Toyota has raised its performance forecast for the 2021/2022 financial year as it reports strong earnings even in the midst of severe supply chain issues.
The Japanese firm achieved a net income increase of 33% to 626.6 billion yen (AUD$7.48 billion) in the July-September quarter – a record high for the fiscal second quarter. It also recorded an operating profit of 749.9 billion yen (AUD$8.94 billion), up from 506.0 billion yen (AUD$6.02 billion) in the same period last year.
The manufacturer was forced to heavily cut vehicle output this year as a result of the semiconductor shortage which is restricting a wider industry recovery from the coronavirus pandemic.
Despite the shortages, Toyota recorded a profit margin of 9.9% and has lifted its full-year profit forecast to near-record levels, with its optimism bolstered by positive foreign exchange rates and stringent cost control.
Revenue rose 11.4% to 7.55 trillion yen (AUD$90.82 billion), despite a 0.5% drop in retail sales around the world. The firm has slashed production to below nine million units, with six of its 28 production lines expected to halt operations in November.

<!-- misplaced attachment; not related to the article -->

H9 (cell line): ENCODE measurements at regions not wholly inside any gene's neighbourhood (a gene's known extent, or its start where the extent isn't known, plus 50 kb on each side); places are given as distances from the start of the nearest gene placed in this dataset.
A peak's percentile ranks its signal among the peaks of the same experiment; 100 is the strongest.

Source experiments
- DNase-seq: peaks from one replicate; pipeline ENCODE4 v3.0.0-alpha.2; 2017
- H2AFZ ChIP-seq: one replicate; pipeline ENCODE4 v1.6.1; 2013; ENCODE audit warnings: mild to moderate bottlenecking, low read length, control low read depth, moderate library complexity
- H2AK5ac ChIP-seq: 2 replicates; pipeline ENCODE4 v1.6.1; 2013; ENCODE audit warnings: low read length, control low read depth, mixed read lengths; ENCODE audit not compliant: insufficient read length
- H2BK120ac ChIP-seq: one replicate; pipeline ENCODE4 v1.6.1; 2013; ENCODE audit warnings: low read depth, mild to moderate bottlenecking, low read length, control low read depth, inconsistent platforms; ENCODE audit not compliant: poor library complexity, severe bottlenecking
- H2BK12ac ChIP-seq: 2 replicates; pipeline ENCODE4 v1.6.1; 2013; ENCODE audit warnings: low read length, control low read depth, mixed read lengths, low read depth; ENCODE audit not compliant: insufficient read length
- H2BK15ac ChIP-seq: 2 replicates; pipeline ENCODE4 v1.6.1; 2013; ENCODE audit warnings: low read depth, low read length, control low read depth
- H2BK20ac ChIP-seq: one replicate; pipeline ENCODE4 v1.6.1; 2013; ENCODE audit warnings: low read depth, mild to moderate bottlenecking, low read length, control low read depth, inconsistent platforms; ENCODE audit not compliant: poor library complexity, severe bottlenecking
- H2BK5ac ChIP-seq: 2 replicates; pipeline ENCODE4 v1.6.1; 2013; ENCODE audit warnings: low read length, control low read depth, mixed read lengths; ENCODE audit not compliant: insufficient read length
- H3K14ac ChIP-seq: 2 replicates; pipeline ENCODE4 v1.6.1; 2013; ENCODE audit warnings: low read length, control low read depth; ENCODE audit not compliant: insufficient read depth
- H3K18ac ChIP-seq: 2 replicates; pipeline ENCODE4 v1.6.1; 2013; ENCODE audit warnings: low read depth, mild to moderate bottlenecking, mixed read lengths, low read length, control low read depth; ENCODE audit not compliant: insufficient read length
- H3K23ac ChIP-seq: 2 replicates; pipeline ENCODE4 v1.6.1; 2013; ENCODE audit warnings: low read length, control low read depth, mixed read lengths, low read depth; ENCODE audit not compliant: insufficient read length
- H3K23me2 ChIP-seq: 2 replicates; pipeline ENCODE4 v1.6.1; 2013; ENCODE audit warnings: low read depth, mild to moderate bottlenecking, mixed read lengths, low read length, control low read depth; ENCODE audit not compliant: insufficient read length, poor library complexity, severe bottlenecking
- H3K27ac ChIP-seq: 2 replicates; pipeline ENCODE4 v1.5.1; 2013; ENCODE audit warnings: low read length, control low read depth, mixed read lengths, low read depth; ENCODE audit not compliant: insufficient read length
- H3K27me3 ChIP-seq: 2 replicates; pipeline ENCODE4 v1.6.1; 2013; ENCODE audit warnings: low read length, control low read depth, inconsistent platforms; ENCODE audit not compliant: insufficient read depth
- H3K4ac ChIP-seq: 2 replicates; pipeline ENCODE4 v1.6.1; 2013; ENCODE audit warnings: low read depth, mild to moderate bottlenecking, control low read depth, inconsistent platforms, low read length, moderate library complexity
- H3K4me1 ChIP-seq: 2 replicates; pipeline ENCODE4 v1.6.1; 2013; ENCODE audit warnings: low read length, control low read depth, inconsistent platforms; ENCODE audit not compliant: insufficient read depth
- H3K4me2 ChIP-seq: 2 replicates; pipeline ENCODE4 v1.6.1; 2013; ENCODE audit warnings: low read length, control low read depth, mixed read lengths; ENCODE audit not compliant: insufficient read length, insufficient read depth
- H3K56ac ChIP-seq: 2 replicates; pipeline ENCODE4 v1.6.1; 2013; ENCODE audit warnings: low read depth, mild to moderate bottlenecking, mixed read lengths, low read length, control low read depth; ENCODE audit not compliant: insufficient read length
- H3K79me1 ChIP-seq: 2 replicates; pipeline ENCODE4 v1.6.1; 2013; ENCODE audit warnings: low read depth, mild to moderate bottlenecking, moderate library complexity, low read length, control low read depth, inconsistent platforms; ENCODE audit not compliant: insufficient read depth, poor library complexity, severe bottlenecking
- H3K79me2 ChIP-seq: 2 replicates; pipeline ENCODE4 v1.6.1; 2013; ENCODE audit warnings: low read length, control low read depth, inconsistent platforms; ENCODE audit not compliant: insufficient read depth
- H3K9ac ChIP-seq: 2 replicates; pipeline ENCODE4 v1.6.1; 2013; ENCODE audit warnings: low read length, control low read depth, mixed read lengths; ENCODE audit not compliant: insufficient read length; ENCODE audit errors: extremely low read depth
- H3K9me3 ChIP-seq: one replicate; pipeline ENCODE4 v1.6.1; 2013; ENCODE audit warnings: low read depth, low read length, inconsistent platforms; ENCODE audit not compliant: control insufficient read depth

Toyota also lifted its full-year operating profit outlook to 12%, up to 2.8 trillion yen (AUD$33.56 billion) and its net income predictions to 8.3%, or 2.49 trillion yen (AUD$29.55 billion). Revenues are predicted to reach 30 trillion yen (AUD$361.29 billion), slightly off its record fiscal year total of 30.2 trillion yen it achieved in March 2019.
“Production volume declined globally, but our suppliers, plants and dealers made great efforts to supply as many cars as possible,” said Kenta Kon, Toyota CFO, who has credited better inventory management, cost control and improved pricing power, according to Automotive News Europe.
“However, in comparison to the past level, although there is some risk of a production decrease, it is going to recover quite a bit… Even if we operate our plants at full capacity from December it will be tough to meet the production target, but we will try to achieve that,” Kon said.
Supply chain issues are still expected and some uncertainty remains, but Toyota believes there are signs the industry is recovering.